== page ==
☞ TESTER TIP: The ambient temperature of your kitchen will determine rising time, so start checking for doubling after 30 minutes, especially if your room temperature is relatively warm. Ditto for the next rise as well!

  • Butter two 9 by 5-inch (22 by 11-cm) loaf pans or spray them with nonstick cooking spray.
  • Slide the dough onto a well-floured work surface and divide in half. Gently press 1 piece of the dough into a 17 by 8-inch (43 by 20-cm) rectangle, with the short side facing you. Roll the dough toward you into a firm cylinder, keeping the roll taut by tucking it under itself as you go. Turn the loaf seam side up and pinch it closed. Place the loaf, seam side down, in a prepared pan, pressing gently into the corners. Repeat with the second piece of dough.
  • Cover the loaves loosely with cooking spray-coated plastic wrap and let rise at room temperature until nearly doubled in size, with the top of the loaves risen about 1 inch [25 mm] above the lip of the pan, 30 minutes to 1 hour. Start checking the rise early to prevent overflow!
  • At least 30 minutes before baking, adjust the oven racks to the middle and lowest positions. Place a baking stone or large metal baking sheet turned upside down on the middle rack and an empty loaf pan or other heatproof pan on the bottom rack, and heat the oven to 400°F (204°C).
  • When the dough has risen, in a small saucepan, bring 2 cups water to boil on the stovetop.
  • Using a sharp serrated knife or a single-edge razor blade, make one 1/4-inch-deep (6-mm) slash lengthwise down the center of each loaf.
  • Working quickly, pour the boiling water into the empty loaf pan in the oven and set the loaves on the baking stone. Immediately reduce the oven temperature to 350°F (177°C). Bake until the crust is dark brown and the loaves register 200°F (93°C) on an instant-read thermometer, 40 to 50 minutes, rotating the loaves front to back and side to side halfway through baking.
  • Move the pans to a wire rack and let cool for 5 minutes. Remove the loaves from the pans, return to the rack, and let cool to room temperature, about 2 hours, before slicing and serving.


*What is wheat germ? 

Wheat kernels contain three different edible parts—bran, germ, and endosperm. With these three elements, whole grains contain elements like fiber, complex carbohydrates, vitamins, minerals, fatty acids, and antioxidants. Wheat germ has a nutty and delightfully toasted taste and can be used as an addition to recipes to add nutrients, flavor, and texture. It’s the most nutrient-rich part of wheat and it adds an extra layer of toasty flavor to your bread.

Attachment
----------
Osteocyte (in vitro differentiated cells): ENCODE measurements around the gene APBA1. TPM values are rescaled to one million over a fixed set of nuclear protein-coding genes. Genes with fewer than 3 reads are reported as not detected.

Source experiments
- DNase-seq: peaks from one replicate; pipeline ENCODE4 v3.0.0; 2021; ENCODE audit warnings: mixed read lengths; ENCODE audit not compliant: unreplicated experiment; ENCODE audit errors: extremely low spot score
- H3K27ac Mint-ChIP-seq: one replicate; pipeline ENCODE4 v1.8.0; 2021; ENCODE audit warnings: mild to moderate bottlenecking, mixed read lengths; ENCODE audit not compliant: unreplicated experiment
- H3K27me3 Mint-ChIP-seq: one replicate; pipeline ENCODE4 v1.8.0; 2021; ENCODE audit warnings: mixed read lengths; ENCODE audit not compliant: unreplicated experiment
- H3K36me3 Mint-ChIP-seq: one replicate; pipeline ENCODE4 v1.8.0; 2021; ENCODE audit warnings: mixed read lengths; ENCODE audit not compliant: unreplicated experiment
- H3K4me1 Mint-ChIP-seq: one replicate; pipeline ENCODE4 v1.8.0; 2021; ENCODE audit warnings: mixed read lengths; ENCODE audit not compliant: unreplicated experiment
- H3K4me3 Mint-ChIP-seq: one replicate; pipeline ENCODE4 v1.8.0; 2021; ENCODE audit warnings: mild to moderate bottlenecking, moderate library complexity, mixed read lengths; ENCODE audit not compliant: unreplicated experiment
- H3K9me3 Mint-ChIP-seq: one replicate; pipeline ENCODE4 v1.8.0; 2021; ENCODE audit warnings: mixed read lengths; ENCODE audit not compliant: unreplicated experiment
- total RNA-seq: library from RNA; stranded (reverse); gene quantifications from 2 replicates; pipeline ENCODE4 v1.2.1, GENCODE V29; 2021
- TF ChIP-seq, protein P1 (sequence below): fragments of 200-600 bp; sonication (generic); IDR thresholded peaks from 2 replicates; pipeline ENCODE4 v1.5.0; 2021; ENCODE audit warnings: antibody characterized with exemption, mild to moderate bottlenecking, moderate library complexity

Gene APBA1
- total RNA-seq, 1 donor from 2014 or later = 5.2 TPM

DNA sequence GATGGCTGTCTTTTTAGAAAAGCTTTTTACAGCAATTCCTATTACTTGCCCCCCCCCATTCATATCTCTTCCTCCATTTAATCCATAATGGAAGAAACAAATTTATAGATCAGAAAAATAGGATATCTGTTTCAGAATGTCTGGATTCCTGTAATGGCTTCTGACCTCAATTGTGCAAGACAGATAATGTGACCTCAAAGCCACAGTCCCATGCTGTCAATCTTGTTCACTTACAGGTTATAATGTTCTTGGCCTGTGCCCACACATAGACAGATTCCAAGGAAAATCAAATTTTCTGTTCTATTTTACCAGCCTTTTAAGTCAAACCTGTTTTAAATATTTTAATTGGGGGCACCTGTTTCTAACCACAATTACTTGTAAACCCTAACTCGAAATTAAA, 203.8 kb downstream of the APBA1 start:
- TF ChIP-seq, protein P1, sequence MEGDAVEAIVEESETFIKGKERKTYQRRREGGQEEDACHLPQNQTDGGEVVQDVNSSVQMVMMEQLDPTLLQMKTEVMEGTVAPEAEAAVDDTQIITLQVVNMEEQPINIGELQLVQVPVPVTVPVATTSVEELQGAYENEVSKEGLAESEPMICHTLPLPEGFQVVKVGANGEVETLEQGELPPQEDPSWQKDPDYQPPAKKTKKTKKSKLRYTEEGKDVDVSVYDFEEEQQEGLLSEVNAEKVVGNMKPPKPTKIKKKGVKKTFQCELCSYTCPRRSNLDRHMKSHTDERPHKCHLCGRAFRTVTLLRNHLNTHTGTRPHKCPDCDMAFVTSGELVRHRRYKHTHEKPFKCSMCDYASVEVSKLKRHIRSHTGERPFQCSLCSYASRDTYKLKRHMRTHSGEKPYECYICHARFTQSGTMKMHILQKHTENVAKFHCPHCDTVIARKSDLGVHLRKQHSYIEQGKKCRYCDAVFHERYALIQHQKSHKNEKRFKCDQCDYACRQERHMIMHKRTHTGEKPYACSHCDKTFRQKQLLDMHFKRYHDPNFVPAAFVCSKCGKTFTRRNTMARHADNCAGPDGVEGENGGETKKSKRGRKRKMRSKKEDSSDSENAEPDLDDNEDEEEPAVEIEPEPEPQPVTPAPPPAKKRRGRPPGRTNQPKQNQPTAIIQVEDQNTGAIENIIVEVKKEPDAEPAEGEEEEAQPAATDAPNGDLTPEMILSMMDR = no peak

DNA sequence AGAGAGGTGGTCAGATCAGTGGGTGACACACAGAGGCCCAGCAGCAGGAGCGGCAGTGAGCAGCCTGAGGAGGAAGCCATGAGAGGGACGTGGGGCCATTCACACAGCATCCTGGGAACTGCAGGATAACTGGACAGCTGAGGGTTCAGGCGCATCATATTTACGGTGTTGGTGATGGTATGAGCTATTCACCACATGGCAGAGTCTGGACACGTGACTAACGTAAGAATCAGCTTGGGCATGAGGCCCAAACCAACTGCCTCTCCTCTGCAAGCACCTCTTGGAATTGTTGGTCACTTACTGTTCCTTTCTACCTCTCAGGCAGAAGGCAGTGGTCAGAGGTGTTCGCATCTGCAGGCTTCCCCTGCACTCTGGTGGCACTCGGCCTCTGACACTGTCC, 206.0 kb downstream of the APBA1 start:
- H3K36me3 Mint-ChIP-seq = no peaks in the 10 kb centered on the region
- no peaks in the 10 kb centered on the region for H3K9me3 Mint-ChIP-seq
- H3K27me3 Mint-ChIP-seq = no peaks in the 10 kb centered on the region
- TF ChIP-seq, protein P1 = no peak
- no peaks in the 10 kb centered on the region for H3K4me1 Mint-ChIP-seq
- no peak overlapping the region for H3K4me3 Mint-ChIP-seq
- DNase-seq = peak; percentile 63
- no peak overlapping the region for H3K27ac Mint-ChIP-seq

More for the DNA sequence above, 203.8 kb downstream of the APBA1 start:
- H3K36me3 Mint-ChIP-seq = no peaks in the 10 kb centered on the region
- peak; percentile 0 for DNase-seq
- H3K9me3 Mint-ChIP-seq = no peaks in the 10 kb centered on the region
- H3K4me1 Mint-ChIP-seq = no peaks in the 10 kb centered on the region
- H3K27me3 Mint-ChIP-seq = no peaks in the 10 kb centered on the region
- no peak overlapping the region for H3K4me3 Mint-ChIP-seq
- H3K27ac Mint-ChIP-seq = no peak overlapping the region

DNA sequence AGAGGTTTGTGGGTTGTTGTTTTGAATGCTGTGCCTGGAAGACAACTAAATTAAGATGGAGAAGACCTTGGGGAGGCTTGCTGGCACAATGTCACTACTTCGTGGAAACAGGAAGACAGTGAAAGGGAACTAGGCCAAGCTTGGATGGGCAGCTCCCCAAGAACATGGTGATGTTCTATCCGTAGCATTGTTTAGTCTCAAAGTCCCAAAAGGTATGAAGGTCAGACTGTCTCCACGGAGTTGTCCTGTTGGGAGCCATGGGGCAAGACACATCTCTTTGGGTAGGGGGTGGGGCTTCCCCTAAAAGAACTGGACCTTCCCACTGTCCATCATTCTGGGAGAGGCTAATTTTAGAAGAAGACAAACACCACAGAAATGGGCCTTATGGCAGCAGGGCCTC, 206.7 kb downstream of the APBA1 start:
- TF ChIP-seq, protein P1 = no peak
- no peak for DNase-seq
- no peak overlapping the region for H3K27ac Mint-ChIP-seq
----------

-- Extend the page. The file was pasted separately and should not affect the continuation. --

Bread Illustrated Cookbook

Adapted From

Bread Illustrated

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Serving: 1 sliceCalories: 172 kcalCarbohydrates: 26 gProtein: 5 gFat: 6 gSaturated Fat: 3 gTrans Fat: 1 gCholesterol: 10 mgSodium: 399 mgFiber: 3 gSugar: 4 g

Nutrition information is automatically calculated, so should only be used as an approximation.

Tried this recipe?Mention @leitesculinaria or tag #leitesculinaria!
Recipe © 2016 America’s Test Kitchen. Photos © 2016 America’s Test Kitchen. All rights reserved.

Recipe Testers’ Reviews

I should probably start by saying that I am not a bread baker. I make a lovely white sandwich bread and different types of no-knead. This was my first time making whole-wheat sandwich bread and it turned out perfectly.

The sponge and the soaker came together within minutes. I did need to add 2 tablespoons of flour to the soaker in order to have a smooth dough in 3 minutes. My sitting time for both was 19 hours.

It starts as a fairly wet dough and it would have been nice to know that beforehand. While kneading the dough it kept crawling up the hook so I had to stop multiple times to scrape it down. I turned my back for a minute and it made its way into the spring. Good thing the dough was super elastic so it was easy to remove.

The first rise for 45 minutes only produced a slightly puffy dough but that was on the counter. I decided to use the proof setting on my oven for the second rise which was a good thing since it took 65 minutes for it to double. The last rise in the pan was fairly quick at 40 minutes.

The finished product was moist and had a nice crumb. Very light texture but with a big punch of whole wheat flavor.

I’ll be completely honest—this isn’t the easiest loaf to make (it’s very hands on, time consuming, and a bit of a sticky mess) but the outcome is soft, nutty, and delicious, so well worth it. If you’re new to bread making, I may not encourage you to try this one first; but if you’ve got a little experience, you can certainly handle it. It requires a bit of advanced planning, but making your own whole-wheat sandwich bread is such a rewarding experience—this will give you two beautiful sandwich loaves that you can slice and freeze and enjoy throughout the week.